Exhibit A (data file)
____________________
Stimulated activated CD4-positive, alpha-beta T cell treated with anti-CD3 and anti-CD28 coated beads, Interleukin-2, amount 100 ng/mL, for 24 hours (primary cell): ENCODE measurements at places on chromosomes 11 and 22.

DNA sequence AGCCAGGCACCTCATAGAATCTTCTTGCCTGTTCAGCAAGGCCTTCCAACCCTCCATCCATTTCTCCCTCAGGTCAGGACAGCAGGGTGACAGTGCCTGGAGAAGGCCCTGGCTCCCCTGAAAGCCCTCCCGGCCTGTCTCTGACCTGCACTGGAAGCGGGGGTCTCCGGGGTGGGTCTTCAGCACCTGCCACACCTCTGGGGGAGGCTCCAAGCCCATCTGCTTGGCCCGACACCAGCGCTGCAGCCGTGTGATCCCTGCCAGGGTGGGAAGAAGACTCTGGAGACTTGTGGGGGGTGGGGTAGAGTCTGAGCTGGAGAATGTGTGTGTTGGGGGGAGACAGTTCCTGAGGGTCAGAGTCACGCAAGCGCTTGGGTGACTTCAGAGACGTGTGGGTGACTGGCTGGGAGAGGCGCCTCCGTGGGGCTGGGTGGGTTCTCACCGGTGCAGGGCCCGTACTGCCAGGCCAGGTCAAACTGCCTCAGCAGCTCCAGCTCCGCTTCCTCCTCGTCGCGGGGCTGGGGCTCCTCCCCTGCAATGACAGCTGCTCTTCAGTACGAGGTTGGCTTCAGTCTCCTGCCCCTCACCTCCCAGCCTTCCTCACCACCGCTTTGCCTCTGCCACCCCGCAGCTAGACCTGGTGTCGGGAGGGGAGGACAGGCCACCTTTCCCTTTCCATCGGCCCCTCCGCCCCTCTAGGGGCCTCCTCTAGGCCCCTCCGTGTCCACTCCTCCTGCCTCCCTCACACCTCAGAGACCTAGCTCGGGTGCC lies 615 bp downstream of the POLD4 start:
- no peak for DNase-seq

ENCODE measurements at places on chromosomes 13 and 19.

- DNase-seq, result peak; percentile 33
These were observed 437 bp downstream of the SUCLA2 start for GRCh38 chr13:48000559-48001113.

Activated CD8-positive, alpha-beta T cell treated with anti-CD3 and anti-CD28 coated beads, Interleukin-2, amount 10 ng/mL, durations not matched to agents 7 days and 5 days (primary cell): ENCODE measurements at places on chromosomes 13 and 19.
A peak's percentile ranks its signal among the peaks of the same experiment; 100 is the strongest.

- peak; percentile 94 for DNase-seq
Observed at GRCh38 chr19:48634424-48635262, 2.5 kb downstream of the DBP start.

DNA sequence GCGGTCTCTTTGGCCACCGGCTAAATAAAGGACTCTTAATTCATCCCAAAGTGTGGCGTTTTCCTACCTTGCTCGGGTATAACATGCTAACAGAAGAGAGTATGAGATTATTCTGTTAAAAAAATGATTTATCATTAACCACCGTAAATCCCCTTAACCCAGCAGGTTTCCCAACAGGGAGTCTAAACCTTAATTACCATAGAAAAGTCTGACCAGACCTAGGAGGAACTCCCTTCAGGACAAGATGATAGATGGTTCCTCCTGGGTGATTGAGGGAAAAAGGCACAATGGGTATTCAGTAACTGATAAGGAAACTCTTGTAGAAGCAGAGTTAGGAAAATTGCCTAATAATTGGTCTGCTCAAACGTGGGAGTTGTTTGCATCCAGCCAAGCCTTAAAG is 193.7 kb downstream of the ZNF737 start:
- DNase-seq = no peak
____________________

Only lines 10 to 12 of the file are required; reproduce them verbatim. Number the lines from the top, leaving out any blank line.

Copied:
Observed at GRCh38 chr19:48634424-48635262, 2.5 kb downstream of the DBP start.

DNA sequence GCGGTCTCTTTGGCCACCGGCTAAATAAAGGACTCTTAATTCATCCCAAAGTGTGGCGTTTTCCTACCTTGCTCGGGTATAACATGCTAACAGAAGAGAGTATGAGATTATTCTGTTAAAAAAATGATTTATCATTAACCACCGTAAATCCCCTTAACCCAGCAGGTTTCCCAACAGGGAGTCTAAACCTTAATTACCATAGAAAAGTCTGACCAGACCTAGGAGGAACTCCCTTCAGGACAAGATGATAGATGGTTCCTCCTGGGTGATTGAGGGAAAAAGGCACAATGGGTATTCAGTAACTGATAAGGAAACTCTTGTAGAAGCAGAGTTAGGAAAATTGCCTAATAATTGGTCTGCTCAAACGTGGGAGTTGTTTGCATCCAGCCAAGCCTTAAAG is 193.7 kb downstream of the ZNF737 start:
- DNase-seq = no peak